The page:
348713 Intracellular Drug Delivery Using Laser Activated Carbon Nanoparticles

Monday, November 4, 2013
Grand Ballroom B (Hilton)
Lara Tucci, Aritra Sengupta and Mark Prausnitz, School of Chemical and Biomolecular Engineering, Georgia Institute of Technology, Atlanta, GA

One of the most pressing matters in the field of pharmaceuticals today deals not with the development of the drug itself, but rather with its method of delivery. A new physical method for intracellular drug delivery proposes injecting carbon nanoparticles into the body along with the drug. Infrared laser pulses can then be used to interact with the carbon nanoparticles and generate a photoacoustic pressure wave that increases cell permeability. The objective of this research project was to manipulate the parameters of in vitro DU145 cell laser exposure experiments to improve the process by inducing an increase in cell uptake and cell viability.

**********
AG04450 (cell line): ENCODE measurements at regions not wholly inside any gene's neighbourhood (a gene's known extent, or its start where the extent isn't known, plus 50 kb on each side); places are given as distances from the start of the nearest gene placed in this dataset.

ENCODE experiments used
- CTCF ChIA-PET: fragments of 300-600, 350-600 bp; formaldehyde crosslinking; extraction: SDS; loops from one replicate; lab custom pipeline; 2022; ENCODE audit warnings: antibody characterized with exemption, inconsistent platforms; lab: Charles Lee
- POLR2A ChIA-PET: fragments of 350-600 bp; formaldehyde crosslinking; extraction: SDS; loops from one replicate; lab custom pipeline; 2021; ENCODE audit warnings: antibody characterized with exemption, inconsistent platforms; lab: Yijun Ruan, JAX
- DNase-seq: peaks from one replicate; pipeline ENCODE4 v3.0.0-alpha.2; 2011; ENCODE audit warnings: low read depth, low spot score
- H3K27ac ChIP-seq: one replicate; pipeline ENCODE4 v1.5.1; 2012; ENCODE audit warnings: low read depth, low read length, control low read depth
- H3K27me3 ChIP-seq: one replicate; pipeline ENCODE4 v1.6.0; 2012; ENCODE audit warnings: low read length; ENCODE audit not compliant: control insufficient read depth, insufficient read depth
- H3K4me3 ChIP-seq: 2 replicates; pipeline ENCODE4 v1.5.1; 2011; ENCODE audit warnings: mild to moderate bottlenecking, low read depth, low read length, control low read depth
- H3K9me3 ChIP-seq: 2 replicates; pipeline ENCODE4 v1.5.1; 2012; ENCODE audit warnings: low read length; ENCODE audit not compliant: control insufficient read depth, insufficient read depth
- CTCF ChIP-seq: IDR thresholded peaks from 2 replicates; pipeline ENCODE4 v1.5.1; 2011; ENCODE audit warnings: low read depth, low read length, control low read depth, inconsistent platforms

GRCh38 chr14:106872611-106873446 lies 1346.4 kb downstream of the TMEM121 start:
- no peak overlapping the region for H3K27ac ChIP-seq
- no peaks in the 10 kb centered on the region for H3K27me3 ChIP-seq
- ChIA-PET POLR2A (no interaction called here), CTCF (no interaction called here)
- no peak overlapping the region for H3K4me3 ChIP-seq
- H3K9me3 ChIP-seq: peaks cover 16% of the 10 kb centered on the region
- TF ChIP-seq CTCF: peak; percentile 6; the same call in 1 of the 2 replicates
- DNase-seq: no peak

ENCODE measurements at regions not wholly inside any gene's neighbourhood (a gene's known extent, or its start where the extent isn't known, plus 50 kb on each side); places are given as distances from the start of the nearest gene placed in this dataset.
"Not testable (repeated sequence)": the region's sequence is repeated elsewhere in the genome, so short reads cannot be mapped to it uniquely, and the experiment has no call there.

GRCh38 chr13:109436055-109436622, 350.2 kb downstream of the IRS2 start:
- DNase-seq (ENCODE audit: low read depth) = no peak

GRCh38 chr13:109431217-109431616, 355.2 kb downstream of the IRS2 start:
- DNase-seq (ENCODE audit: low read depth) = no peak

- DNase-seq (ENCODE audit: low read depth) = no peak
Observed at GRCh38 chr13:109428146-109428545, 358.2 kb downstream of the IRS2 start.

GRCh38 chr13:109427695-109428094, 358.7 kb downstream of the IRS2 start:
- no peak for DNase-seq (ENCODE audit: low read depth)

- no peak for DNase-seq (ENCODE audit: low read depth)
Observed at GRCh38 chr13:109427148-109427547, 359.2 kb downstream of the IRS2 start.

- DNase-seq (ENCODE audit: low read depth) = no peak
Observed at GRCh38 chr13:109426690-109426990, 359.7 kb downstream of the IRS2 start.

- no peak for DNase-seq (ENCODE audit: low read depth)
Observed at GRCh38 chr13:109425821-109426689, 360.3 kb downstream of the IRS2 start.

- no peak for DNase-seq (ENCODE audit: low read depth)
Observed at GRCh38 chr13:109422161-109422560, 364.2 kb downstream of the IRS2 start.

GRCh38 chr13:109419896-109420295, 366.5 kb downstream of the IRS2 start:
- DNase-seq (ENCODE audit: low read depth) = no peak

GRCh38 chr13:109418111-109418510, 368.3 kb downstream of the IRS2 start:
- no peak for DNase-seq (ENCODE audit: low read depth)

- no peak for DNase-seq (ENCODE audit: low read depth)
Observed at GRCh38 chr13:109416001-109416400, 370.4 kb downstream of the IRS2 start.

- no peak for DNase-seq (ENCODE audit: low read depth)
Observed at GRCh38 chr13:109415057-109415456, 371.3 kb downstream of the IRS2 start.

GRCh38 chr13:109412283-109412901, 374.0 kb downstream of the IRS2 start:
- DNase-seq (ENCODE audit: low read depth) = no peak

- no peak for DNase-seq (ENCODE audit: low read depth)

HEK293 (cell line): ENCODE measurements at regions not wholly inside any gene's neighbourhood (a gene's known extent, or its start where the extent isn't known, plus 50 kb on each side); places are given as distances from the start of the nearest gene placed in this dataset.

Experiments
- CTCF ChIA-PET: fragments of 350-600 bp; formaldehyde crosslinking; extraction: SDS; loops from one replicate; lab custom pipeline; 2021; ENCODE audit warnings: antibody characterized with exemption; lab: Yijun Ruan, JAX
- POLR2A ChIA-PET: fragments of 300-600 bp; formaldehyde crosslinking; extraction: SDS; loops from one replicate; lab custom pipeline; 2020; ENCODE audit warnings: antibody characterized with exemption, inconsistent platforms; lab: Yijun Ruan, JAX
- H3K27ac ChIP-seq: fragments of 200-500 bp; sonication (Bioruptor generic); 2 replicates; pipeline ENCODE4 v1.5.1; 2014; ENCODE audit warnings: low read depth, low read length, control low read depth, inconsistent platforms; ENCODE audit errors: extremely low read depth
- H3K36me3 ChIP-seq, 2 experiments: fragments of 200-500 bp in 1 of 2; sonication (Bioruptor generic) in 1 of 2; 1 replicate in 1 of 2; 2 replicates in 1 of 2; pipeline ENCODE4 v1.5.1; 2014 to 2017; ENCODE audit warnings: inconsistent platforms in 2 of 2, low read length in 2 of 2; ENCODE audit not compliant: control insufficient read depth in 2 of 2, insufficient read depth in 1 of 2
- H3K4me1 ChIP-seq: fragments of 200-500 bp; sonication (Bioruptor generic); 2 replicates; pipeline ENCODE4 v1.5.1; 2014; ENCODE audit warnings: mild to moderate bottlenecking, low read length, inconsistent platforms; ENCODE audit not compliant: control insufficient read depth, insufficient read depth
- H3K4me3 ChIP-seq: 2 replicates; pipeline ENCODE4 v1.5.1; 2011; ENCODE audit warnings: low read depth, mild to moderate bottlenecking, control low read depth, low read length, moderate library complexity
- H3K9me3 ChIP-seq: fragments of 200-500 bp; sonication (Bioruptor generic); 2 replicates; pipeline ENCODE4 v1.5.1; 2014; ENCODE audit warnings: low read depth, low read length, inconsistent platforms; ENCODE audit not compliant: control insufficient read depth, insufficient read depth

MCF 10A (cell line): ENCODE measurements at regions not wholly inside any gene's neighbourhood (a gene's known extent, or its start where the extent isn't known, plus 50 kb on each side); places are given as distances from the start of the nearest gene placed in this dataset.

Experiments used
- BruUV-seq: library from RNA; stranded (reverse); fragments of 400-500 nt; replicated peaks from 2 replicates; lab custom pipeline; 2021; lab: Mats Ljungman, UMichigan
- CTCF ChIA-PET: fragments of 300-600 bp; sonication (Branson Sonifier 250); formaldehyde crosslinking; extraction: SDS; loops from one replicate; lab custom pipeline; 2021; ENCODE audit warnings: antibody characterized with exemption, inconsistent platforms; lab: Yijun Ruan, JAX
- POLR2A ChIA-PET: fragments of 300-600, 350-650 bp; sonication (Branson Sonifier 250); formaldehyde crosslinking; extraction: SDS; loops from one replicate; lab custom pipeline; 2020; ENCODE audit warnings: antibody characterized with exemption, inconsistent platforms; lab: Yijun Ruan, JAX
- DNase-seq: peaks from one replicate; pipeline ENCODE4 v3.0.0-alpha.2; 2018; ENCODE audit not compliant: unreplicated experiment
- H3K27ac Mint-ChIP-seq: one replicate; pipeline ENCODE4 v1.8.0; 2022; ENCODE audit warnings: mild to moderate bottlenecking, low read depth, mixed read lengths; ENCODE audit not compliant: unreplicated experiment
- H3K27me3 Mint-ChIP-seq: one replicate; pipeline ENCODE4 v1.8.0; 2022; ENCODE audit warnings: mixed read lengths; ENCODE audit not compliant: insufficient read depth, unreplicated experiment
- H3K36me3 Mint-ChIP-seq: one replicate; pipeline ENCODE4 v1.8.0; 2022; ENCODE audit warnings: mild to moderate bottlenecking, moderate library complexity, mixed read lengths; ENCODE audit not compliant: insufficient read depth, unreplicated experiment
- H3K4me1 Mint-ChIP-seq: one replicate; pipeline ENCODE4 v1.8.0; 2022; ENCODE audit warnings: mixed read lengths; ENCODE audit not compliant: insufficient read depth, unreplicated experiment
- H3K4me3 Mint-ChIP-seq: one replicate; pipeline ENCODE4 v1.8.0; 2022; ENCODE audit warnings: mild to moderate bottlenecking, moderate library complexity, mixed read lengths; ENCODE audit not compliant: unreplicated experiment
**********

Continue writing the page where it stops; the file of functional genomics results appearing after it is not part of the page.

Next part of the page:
The results from a series of infrared laser exposure experiments indicate that optimum cell uptake occurs at laser fluences above 50 mJ/cm2 and that increasing the fluence even to its limit will not adversely affect the viability of the cells. Results from further experiments show that changing the molecular weight of the drug had no effect on cell uptake or cell viability; that using a cuvette of varying size and thickness does not significantly affect the laser absorption of the drug in question; and that cell uptake increases when a surfactant is added to the drug and carbon solution. Based on these experiments, we have increased our ability to optimize intracellular drug delivery using laser activated carbon nanoparticles. This research project is significant because it could be a new and innovative way for drugs to be delivered more efficiently and effectively to intracellular targets.

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